Last August, Digital Music News was first to report that major labels Universal Music Group, Warner Music Group, and Sony Music Entertainment had filed a massive copyright infringement lawsuit against Princeton, New Jersey-headquartered internet service provider (ISP) RCN Corporation. Now, RCN has fired back with a countersuit.
Filed by the major labels and spearheaded by the Recording Industry Association of America (RIAA), the original complaint alleged that RCN hadn’t done enough to curb its customers’ piracy, thereby becoming a “haven” for copyright infringement. Based on the available knowledge of subscribers’ media-downloading habits, the plaintiffs maintained that the TPG Capital subsidiary RCN “could easily have stopped” many illegal actions.
In a new collection of legal documents, which were just recently submitted to a New Jersey federal court, RCN refutes the claims outlined in the plaintiffs’ amended complaint and introduces allegations of its own. The initial third or so of the 53-page-long filing encompasses RCN’s point-by-point acknowledgment or denial of the major labels’ claims, including a steadfast refutation of the request for relief. Additionally, RCN states that it’s “adopted and reasonably implemented” a policy that identifies “repeat copyright infringers” and “can culminate in termination of the affected subscriber’s account.”
On the countersuit front, RCN accuses the plaintiffs of implementing “unfair and fraudulent business practices” by “generating and sending millions of unsupported emails” alleging illegal downloads on BitTorrent – and “intentionally destroying the evidence necessary to determine whether any of those accusations were true.”
The counterclaim alleges that the labels capitalized upon alleged instances of BitTorrent infringement detected by Rightscorp “not because they are true, but because the nature and volume of the accusations allow” them to gain leverage over RCN and other ISPs. To be sure, the firmly worded countersuit describes Rightscorp’s process for pinpointing copyright infringement as “a sham built on shoddy business practices, the willful destruction of evidence, and a cavalier approach to—if not outright disregard for—the truth.”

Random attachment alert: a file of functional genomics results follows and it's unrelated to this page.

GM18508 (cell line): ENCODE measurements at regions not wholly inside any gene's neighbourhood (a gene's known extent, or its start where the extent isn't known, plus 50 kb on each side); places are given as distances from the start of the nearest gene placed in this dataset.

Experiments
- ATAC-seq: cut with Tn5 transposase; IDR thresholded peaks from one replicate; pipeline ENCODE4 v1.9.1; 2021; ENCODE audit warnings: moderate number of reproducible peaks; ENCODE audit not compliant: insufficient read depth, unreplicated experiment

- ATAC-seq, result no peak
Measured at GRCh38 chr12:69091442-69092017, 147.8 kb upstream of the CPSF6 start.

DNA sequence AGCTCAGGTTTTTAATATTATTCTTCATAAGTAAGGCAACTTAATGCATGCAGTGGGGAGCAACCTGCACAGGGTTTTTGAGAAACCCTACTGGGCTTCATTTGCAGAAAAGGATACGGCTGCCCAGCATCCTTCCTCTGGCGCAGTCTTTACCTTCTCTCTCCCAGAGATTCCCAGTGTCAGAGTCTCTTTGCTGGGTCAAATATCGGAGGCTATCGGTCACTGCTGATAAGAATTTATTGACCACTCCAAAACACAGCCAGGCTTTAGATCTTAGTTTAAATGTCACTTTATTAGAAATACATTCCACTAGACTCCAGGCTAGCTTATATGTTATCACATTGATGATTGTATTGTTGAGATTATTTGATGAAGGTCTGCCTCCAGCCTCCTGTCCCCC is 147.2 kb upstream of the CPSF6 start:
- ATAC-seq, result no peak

Emphasizing the perceived inaccuracy of Rightscorp’s infringement-identifying efforts (the company allegedly “does not vet that its clients actually own rights in the songs”), RCN then reiterates that the Santa Monica-based company deletes the data associated with alleged copyright infringements. These far-reaching alleged deletions concern both the information that details how Rightscorp identified purported infringers and “the actual evidence of copyright infringement,” showing that the parties at hand “actually possess the target music file and are offering to share it with others.”
Though Rightscorps has sent RCN “millions” of emails identifying alleged copyright infringements from its users, once again, these and other alleged absences of copyright-information proof render the clients and RCN itself unable to “test the accuracy of” the claims. And because the overarching behavior “significantly harms competition, is immoral, unethical, oppressive, unscrupulous, and substantially injurious to consumers and competition,” RCN maintains that it constitutes a violation of California’s Unfair Competition Law (UCL).
At the time of this writing, the RIAA hadn’t publicly responded to RCN’s counterclaims. In June, we reported that Cox Communications was looking to dramatically reduce the $1 billion copyright infringement penalty that a jury levied against it in a similar case filed by the RIAA and the major labels.